rule (1757–1857) and the British Indian Empire (1857–1947) in the Indian subcontinent. The movement spanned a total of 90 years (1857–1947). The first organised militant movements were in Bengal, but they later took movement in the newly formed Indian National Congress
Indian National Congress
with prominent moderate leaders seeking only their basic right to appear for Indian Civil Service (British India)
Indian Civil Service (British India)
examinations, as well as more rights, economic in nature, for the people of the soil. The early part of the 20th century saw a more radical approach towards political self-rule proposed by leaders such as the Lal, Bal, Pal and Aurobindo Ghosh, V. O. Chidambaram Pillai
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United Kingdom
The United Kingdom
United Kingdom
of Great Britain
Great Britain
and Northern Ireland, commonly known as the United Kingdom
United Kingdom
(UK) or Britain, is a sovereign country in western Europe
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Crescent
A crescent shape (/ˈkrɛsənt/, British English
British English
also /ˈkrɛzənt/[1]) is a symbol or emblem used to represent the lunar phase in the first quarter (the "sickle moon"), or by extension a symbol representing the Moon
Moon
itself. It is used as the astrological symbol for the Moon, and hence as the alchemical symbol for silver. It was also the emblem of Diana/Artemis, and hence represented virginity
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Chhatris
Chhatris are elevated, dome-shaped pavilions used as an element in Indian architecture. The word Chhatri means "canopy" or "umbrella." In the context of architecture, the word is used to refer to two different things. The usual and more widely understood meaning is of a memorial, usually very ornate, built over the site where the funeral (cremation) of an important personage was performed. Such memorials usually consist of a platform girded by a set of ornate pillars which hold up a stone canopy. The word chhatri is also used to refer to the small pavilions that mark the corners and roof of the entrance of a major building. These pavilions are purely decorative and have no utility, but are a classic folly displaying the status and wealth of the owner. Chhatris are commonly used to depict the elements of pride and honour in Jat, Maratha and Rajput architecture. They are widely used in palaces, in forts, or to demarcate funerary sites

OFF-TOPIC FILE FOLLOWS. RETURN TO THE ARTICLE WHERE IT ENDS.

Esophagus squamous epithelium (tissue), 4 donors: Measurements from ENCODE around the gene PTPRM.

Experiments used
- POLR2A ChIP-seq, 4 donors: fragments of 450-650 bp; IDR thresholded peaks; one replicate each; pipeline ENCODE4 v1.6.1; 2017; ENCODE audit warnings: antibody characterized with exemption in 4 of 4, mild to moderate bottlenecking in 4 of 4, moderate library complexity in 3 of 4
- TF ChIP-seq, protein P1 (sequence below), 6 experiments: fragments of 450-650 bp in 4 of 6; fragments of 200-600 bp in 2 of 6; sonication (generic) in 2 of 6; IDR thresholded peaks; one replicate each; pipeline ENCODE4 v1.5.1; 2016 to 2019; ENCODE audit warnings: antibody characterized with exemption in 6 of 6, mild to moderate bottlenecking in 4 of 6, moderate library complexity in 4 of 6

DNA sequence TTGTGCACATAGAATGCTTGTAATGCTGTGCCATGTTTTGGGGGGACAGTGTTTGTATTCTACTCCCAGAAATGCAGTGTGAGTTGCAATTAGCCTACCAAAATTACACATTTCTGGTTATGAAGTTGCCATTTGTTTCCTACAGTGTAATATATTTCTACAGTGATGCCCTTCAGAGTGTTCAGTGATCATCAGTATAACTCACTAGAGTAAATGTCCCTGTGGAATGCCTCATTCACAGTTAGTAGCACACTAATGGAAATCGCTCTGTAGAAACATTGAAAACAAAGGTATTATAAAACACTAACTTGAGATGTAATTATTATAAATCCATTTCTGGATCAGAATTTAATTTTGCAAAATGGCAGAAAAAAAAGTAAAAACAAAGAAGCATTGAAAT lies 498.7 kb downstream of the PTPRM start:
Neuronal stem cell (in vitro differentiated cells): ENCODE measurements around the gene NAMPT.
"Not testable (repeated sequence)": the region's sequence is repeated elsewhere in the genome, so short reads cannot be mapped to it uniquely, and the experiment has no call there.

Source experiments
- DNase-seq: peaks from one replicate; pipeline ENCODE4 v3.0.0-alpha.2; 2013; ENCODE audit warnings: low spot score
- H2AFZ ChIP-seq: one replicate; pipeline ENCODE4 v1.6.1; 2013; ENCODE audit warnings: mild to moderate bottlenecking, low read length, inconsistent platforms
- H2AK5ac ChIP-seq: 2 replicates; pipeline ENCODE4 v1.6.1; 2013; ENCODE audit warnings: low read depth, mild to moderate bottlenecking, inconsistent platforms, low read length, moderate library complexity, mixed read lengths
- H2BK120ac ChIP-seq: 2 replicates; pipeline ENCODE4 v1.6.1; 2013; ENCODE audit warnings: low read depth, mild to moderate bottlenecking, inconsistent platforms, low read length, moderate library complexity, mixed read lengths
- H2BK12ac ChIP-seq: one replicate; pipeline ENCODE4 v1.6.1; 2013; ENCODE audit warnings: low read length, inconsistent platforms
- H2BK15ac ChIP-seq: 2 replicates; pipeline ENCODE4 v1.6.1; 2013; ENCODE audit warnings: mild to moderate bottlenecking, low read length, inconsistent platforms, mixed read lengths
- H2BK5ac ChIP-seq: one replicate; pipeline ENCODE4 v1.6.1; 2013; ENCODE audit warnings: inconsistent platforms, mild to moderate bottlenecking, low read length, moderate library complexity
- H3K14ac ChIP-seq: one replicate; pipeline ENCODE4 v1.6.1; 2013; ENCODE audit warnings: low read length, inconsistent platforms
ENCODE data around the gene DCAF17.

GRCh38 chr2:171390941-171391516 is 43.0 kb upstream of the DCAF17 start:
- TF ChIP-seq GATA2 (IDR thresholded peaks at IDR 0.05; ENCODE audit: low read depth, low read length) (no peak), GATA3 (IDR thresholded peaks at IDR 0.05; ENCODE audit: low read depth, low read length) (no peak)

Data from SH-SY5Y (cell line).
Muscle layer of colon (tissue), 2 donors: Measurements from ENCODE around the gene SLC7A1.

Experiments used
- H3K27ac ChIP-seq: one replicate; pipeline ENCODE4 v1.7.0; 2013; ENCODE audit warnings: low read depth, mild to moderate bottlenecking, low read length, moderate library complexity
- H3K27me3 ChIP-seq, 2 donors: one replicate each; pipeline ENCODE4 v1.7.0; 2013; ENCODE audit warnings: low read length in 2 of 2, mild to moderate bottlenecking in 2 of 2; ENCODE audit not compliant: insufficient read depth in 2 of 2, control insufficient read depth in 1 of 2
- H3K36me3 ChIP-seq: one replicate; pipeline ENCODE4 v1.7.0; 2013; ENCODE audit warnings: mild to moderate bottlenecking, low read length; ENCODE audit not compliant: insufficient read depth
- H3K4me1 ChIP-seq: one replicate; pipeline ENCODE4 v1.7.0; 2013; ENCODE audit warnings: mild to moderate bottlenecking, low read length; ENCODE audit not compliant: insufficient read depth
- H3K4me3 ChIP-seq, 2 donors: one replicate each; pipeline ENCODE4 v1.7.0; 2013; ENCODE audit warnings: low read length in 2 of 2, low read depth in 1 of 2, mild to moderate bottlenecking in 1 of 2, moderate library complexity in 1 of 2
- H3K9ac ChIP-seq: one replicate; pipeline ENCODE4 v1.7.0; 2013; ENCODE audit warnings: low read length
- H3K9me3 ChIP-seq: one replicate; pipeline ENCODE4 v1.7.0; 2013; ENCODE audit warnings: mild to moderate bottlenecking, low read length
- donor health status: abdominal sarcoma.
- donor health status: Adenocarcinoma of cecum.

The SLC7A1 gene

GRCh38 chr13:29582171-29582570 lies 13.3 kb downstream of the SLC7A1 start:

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Taj Mahal
The Taj Mahal
Taj Mahal
(/ˌtɑːdʒ məˈhɑːl, ˌtɑːʒ-/;[3] meaning "Crown of the Palace"[4]) is an ivory-white marble mausoleum on the south bank of the Yamuna
Yamuna
river in the Indian city of Agra
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Cornice
A cornice (from the Italian cornice meaning "ledge") is generally any horizontal decorative molding that crowns a building or furniture element – the cornice over a door or window, for instance, or the cornice around the top edge of a pedestal or along the top of an interior wall. A simple cornice may be formed just with a crown. The function of the projecting cornice of a building is to throw rainwater free of the building’s walls. In residential building practice, this function is handled by projecting gable ends, roof eaves, and gutters. However, house eaves may also be called "cornices" if they are finished with decorative molding